Wednesday, February 6, 2013


78 How to differentiate

 At several places in this blog (items 15 - 17, for example) I have opposed universalism, including universalist moral rules, and I have pleaded for differentiation; for taking into account variety of individuals and conditions. I also argued that in human affairs there are multiple dimensions of merit that cannot all be added and subtracted (are incommensurable). I have pleaded for collaboration between people that rests at least in part on personal trust.

How far does all that go, and how would it work? What are the limits of bypassing strict and universal rules? What are the implications for justice? Can we do without universal rights?

In an article in The New York Times of 7 January 2013, Stanley Fish pleaded for outright favouritism and nepotism, in granting appointments, rewards, and projects, and in imposing sanctions. Accepting articles for publication should not be ‘double blind’ (reviewer and author not knowing each other’s identity) as the rules require, but should take into account personal experience and views, and knowledge about past research performance, educational background, etc. It is in any case an illusion, he says, and I agree, that reviewers are fully objective. They have their prejudices, hobbies, vanities and methodological and programmatic preferences. The single standard of merit, he claims, disregards ideology, politics, shared history, personality, authority, and trustworthiness.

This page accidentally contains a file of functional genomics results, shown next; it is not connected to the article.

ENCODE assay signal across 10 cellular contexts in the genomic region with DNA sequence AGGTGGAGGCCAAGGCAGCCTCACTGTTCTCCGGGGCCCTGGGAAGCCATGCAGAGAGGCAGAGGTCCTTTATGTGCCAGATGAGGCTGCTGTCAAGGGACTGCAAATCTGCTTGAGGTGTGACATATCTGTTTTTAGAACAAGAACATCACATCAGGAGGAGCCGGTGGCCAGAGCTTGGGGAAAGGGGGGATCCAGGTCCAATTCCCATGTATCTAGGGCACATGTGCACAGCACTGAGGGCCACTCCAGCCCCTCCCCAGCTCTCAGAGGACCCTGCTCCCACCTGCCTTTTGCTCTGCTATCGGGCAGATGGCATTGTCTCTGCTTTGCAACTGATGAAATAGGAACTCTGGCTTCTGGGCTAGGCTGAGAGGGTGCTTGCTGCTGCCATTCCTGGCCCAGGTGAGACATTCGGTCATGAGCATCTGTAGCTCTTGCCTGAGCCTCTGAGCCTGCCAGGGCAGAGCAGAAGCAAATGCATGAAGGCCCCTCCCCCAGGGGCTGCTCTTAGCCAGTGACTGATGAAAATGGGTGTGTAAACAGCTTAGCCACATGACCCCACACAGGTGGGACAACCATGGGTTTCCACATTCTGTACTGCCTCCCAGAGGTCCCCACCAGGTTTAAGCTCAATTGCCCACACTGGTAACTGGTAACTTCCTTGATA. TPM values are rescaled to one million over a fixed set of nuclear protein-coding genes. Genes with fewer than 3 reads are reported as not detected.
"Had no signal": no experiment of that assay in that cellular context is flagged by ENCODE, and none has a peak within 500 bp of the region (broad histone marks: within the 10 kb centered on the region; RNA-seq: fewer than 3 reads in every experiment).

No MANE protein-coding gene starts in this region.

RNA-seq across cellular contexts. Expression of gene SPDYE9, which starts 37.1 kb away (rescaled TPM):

In the light of what I have been saying in this blog, must I agree with Fish? I don’t.

Fish confuses two things. On the one hand there is the use of personal, informal information on a variety of dimensions of conduct that are relevant for judging some-one’s performance and potential, other than only narrow and imperfect objective measures. On the other hand there is sheer favouritism that discounts or disregards aptitude. I agree with the first, not the latter.

How would warranted differentiation work? One rule is to show what role personal considerations have played and to submit this to independent others, to judge relevance and reliability. That is why for appointments and projects there are, or should be, committees with independent, outside members, and for accepting publications there are teams of reviewers or editors. That should help to reduce the effects of prejudice and bias.

Then there still is asymmetry of rights and access. Let us consider appointments. Candidates that do not happen to personally know any of the decision makers should then be invited to submit references to people they know who are then invited to take part in the process and give their views. And if candidates cannot specify such references, they should be personally interviewed with additional care.

In sum, one can oppose strict universalism and allow for special pleading, to differentiate, taking into account individual variety and variety of conditions, without surrendering to favouritism. There can be fairness without assumptions of equality. A distinction should be made between equality of quality and equality of access to candidacy and to pleading. The first is nonsense and the second is to be carefully maintained.